Waving palm trees and sandy white beaches welcome you to the shoreline paradise of Ngapali Beach. Airy outdoor markets and pagodas on soaring cliffs stack quintessential Burmese charm on top of luxe resort pleasures like diving, sunbathing, beachside massages, and sipping cool drinks concocted of sweet coconut milk. Most hotels hire out bicycles for self-guided touring, or you can simply slip off your sandals for lengthy walks along the sea. An elephant logging camp outside down is a popular stop, as is the nearby Rakhine village of Thandwe, where traditional woven handicrafts can be purchased at the market. Golfing, river boat trips, and precious interactions with the young students of the local English charity school are all highlights as well!
One hour outside Bagan is sacred Mount Popa, the “mountain of flowers” or “Mount Olympus of Myanmar.” There is a monastery nestled at the tiptop of this dormant volcano, which is said to be heavily inhabited by spirits, or nats. Once upon a time, the Burmese kings were so swayed by the power of the nats that they consulted these spirits before any major decisions! Despite its location in the dryest part of the country, Mount Popa is lush and green year-round. Traveling there will take you through many small villages, a scenic and culturally enjoyable trip. The mountain itself is scaled by over 700 steep steps, with shrines situated strategically along the ascent. Monkeys frolic at your feet! From the top, savor the extraordinary panoramic vistas of the countryside spread out below you and feast on dishes prepared from local organic produce.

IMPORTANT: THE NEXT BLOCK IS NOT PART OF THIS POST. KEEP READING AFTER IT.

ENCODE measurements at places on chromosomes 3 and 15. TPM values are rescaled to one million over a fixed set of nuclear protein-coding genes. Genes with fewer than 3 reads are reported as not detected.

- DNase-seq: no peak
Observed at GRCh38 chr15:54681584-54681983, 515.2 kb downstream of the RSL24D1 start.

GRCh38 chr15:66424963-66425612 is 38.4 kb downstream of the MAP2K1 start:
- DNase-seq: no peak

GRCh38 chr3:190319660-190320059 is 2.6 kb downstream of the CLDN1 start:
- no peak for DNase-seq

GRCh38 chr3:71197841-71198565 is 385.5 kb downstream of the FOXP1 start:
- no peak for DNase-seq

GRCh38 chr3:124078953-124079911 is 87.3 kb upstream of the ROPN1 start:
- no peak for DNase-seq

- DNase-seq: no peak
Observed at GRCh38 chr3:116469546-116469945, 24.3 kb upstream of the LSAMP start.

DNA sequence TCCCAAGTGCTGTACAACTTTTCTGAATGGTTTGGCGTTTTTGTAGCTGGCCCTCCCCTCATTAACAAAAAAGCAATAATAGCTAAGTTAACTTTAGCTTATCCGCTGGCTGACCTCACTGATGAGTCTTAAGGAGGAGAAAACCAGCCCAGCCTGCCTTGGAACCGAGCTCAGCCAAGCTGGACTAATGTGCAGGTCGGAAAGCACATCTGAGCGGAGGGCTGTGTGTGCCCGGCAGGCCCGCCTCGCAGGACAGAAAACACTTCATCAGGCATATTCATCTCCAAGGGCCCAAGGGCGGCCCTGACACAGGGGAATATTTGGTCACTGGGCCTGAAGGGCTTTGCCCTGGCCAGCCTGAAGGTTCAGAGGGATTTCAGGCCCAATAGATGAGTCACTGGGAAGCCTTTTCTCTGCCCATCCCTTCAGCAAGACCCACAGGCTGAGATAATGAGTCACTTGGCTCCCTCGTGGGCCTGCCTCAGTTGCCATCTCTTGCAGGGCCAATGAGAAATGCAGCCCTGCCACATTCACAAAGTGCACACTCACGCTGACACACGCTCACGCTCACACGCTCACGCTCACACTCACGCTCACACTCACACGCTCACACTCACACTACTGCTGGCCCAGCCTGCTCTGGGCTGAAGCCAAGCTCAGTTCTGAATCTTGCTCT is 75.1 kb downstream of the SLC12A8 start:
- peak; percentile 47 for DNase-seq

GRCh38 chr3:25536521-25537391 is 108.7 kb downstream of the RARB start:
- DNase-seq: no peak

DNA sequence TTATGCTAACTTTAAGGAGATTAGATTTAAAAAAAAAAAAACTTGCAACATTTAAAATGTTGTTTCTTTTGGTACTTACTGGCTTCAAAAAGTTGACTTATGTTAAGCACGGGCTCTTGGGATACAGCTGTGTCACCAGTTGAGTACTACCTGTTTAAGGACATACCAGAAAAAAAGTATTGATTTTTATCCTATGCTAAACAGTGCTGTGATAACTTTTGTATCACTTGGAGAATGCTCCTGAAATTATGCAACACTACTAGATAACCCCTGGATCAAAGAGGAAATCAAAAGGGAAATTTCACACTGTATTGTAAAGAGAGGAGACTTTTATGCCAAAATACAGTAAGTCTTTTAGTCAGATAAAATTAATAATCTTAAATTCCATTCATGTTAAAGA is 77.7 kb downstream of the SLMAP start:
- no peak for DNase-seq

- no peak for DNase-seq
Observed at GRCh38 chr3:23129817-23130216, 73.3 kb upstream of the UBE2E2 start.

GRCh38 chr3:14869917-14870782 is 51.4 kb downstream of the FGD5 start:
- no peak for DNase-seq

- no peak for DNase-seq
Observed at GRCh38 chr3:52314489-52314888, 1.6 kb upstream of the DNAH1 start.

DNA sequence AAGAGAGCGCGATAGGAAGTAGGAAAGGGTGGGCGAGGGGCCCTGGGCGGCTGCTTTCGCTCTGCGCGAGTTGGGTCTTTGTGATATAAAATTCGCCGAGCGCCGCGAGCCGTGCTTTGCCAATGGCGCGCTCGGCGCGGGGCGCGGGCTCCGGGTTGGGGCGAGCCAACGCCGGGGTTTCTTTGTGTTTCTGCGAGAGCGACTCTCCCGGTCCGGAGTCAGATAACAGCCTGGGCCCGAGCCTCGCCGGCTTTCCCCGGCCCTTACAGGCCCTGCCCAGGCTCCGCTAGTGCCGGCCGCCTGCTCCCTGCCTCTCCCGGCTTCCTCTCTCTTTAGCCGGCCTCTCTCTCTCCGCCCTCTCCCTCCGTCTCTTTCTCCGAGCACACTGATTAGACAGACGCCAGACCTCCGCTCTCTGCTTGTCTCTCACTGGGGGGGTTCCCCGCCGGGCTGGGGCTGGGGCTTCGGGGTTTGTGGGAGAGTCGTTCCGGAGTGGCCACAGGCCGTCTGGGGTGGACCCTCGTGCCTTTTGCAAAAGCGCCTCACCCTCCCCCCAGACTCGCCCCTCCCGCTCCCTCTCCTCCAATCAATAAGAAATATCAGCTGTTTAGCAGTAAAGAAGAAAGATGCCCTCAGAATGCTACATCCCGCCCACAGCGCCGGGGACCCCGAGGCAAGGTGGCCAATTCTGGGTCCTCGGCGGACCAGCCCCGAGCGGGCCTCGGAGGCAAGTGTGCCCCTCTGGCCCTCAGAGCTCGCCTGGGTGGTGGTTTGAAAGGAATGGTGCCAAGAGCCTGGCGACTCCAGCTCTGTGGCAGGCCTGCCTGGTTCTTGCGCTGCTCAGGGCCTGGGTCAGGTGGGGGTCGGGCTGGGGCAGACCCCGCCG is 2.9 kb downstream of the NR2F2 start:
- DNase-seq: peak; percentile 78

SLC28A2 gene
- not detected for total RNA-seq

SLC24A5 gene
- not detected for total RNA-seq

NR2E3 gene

|Primary Airports: Mandalay International Airport (MDL), Yangon International Airport (RGN), Naypyidaw International Airport (NPT)|
|Government: Unitary presidential constitutional republic|
|Currency: Kyat (MMD)|
|Population: 60,280,000 (2010 est.)|
|Language: Burmese, English|
|Electricity: 220V/50Hz (American or Central European plug)|
|Time Zone: UTC +6:30|
Myanmar Travel Reviews
Water Road to Mandalay
This is a country that is going through radical change, but meeting and talking to the common folk, you'd never know it. If you go now, you will see things that will be disappearing in a few years. On the other hand, what you can see now is only a fraction of what is out there and will be opening up soon. We went by luxurious river boat, which is nice, but insulated. If you go, check out the Lonely Planet guide and consider their advice--don't use a big travel company and try to do some things on your own, with local guides, of course.